These people look at the world in black & white terms, God and godly things on one side, evil everywhere else. While this may be a psychologically comforting and easy approach, it's just not how real life works. These parents are stuck in a less-than-fully mature stage of faith which, if imposed on their kids, will probably fracture the faith and world view of some of those kids when they bump up against some life experience their parents' overly simplistic approach can't explain. There are 10 boys in this family so statistically there's a good chance one of them will discover that he's gay; what will happen to him, coming from this environment? Life is far more complex and the world far more vast than these people seem to want to believe, and God is the creator of all. Yet their approach seems intended to prevent intellectual curiosity and exploration of that world. Example: full parental support for eldest son's marriage at age 20 to the only girl he'd ever fallen for, with neither kid having even started college or dated anyone else seriously before. Personally I couldn't imagine doing that without taking time to leave home, learn about the world and life and relationships on my own, and figure out based on my own experience what I wanted for my life. But this kid didn't seem remotely interested in such stuff. Now that's certainly his choice, and he's not me. But the fact that the idea of something like that didn't even seem to occur to him? That is not the stuff of which Galileos or Columbuses or Einsteins are made.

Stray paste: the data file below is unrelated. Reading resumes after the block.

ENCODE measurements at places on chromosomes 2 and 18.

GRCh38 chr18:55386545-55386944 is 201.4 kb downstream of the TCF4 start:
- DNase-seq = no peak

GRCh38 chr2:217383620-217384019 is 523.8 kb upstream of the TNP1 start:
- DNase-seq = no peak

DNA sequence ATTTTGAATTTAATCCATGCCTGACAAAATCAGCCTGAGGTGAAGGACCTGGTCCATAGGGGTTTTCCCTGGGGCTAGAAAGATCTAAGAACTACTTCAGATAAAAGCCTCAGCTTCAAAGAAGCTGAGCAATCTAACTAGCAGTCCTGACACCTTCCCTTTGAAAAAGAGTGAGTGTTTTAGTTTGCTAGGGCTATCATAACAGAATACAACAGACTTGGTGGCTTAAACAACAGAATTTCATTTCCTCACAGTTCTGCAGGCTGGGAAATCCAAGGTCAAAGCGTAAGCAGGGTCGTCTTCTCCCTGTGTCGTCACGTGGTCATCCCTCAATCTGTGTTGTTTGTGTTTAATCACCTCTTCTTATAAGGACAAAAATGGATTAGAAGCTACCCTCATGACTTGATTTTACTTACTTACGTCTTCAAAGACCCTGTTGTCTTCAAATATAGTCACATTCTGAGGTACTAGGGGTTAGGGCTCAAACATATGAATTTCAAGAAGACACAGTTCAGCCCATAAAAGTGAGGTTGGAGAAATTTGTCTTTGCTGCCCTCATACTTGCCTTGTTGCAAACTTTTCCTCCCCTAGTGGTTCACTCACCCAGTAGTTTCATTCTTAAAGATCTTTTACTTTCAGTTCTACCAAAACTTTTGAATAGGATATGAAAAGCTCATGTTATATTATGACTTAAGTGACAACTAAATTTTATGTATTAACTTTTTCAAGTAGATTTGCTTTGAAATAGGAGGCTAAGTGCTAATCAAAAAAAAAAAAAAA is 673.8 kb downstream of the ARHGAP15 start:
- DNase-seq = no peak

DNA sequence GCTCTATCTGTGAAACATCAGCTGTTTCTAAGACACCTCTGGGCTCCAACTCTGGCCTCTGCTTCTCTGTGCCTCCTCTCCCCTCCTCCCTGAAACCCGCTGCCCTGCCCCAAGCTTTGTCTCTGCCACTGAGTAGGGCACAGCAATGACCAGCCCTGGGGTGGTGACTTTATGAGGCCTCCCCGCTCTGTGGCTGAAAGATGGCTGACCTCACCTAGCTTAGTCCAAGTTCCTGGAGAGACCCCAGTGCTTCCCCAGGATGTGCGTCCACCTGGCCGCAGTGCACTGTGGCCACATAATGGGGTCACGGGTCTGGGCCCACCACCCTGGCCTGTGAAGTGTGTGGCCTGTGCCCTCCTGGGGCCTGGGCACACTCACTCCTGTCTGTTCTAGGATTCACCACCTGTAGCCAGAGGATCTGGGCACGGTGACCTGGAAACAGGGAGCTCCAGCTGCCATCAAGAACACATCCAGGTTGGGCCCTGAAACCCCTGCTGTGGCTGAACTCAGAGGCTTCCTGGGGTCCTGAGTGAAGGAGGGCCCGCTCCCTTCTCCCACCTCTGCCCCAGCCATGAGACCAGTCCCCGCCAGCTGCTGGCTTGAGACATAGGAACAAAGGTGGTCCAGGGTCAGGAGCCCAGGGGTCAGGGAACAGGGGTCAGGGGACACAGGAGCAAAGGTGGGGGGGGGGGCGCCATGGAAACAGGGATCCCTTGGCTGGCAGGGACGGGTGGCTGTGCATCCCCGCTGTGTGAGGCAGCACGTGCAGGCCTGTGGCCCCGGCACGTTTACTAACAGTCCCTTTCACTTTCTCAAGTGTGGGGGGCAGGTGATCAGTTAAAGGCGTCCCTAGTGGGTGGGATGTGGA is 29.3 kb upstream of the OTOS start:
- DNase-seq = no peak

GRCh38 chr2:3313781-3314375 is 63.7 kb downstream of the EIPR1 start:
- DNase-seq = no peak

These folks seem blithely convinced that their way is God's way and everything they do is divinely directed. They teach their kids this, and someday at least one of those kids will discover otherwise. When that happens, watch out kid for some serious blowback. The parents' support of the Quiverfull movement confirms that they take an extreme fundamentalist and literalist view of the Bible. This is the same mindset that produced the Scopes Monkey Trial and 150 years of unrelenting anti-Mormon bigotry which continues today and makes a profitable business out of teaching lies and prejudice to ostensible “Christians.” In short, it fosters hypocrisy, which I hate more than just about anything else. I am no shining example of peerless personal consistency, but I don't go around claiming I have God's truth while charging people to hear me spread falsehoods and bigotry about others. This family believes in a strain of “Christianity” which actively promotes just that.